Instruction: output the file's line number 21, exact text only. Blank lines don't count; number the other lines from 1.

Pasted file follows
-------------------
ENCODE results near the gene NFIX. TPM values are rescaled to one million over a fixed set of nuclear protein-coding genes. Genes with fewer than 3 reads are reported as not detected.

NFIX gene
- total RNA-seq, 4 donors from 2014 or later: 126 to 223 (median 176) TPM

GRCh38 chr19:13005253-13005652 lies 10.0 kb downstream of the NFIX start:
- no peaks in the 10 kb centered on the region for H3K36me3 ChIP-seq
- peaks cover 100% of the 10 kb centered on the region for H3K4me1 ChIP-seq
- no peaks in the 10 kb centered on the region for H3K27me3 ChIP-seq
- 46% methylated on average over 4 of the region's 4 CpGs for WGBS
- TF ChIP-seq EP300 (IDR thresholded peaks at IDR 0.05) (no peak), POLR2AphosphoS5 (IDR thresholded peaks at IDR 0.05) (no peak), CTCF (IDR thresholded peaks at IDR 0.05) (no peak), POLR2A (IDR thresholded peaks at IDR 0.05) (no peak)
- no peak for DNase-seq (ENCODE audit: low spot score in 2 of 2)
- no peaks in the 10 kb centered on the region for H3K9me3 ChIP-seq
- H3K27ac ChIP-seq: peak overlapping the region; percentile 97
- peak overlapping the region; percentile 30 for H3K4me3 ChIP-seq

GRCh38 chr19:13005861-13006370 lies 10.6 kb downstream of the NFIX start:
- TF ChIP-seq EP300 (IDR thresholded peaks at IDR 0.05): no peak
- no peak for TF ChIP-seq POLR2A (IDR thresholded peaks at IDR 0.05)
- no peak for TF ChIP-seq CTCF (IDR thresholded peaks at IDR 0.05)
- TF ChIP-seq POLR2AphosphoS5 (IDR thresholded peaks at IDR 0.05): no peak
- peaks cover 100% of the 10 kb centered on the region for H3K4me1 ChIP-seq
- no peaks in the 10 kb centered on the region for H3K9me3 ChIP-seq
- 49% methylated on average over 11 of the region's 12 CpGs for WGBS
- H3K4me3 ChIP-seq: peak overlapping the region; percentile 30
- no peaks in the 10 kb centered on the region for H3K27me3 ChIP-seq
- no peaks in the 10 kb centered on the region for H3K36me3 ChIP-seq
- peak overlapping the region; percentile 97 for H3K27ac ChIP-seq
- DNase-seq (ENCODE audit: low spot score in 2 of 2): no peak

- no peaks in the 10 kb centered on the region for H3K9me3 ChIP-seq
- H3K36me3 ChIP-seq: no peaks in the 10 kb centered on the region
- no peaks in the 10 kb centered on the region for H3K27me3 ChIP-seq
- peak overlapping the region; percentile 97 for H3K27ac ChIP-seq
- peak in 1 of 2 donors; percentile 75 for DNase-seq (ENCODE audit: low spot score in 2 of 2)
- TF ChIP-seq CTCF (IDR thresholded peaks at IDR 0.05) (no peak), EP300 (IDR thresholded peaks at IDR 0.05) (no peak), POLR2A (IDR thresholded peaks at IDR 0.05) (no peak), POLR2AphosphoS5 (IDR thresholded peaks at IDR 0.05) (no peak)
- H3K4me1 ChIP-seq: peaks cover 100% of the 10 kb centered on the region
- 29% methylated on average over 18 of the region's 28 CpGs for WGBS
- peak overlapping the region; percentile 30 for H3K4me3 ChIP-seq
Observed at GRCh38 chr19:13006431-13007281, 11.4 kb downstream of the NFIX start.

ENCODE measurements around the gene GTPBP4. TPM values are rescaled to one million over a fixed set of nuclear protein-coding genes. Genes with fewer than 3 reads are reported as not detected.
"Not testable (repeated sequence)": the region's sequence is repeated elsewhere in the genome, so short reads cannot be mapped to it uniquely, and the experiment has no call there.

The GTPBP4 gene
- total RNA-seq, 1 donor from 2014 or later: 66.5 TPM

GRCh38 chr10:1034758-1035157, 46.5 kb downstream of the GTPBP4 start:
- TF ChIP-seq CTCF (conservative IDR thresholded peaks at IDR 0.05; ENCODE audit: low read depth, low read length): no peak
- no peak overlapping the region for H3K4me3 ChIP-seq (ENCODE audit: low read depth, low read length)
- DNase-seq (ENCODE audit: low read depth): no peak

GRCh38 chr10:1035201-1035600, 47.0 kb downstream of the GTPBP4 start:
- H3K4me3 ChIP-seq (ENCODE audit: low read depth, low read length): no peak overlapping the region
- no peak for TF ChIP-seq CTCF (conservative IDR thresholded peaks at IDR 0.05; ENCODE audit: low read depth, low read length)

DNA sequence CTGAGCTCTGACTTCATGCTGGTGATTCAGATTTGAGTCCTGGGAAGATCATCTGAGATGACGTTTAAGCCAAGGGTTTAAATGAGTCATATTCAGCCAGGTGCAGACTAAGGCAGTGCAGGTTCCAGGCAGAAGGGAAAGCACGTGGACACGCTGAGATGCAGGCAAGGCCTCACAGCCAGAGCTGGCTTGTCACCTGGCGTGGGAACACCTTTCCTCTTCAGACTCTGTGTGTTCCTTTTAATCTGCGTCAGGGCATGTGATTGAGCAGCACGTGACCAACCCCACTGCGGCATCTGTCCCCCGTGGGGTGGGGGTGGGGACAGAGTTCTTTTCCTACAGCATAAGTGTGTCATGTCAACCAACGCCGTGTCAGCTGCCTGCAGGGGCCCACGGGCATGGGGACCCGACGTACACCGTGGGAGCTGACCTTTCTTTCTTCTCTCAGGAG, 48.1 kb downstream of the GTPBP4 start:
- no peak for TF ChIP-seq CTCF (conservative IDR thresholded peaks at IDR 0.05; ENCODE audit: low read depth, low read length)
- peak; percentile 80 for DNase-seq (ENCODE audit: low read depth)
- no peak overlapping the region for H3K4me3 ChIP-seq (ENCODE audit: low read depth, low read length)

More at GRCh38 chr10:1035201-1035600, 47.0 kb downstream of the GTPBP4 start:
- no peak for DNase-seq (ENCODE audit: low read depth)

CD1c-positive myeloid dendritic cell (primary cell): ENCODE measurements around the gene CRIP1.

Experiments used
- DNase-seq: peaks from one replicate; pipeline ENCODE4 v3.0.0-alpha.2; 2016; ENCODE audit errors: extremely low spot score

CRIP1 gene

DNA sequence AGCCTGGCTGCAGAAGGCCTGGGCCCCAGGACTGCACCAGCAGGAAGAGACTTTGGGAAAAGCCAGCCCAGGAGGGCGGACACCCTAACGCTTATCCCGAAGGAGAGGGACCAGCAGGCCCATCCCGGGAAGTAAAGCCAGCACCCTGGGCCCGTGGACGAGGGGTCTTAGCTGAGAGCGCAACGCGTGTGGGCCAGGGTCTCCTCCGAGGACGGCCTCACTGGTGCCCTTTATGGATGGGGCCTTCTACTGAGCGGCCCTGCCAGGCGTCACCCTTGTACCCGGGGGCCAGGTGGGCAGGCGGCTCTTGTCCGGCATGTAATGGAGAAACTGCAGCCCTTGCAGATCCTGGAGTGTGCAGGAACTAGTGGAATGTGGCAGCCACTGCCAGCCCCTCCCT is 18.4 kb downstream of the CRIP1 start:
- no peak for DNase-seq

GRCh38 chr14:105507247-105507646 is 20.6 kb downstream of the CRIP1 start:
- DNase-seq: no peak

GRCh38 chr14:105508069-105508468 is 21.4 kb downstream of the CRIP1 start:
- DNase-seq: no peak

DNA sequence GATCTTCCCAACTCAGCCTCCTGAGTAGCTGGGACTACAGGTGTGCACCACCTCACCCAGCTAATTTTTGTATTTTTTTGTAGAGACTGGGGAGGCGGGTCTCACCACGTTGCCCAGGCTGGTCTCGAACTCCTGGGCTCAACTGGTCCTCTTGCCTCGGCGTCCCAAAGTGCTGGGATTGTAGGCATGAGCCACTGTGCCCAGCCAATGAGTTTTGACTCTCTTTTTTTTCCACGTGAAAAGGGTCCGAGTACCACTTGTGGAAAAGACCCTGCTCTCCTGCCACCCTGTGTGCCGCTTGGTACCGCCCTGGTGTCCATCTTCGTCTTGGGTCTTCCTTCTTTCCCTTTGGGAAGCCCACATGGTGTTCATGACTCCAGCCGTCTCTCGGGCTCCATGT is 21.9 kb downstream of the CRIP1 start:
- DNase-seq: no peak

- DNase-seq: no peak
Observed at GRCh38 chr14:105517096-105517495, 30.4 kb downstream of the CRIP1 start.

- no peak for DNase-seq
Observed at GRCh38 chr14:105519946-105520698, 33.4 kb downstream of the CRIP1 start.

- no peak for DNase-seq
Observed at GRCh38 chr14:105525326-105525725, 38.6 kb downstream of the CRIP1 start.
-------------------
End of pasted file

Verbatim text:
- 49% methylated on average over 11 of the region's 12 CpGs for WGBS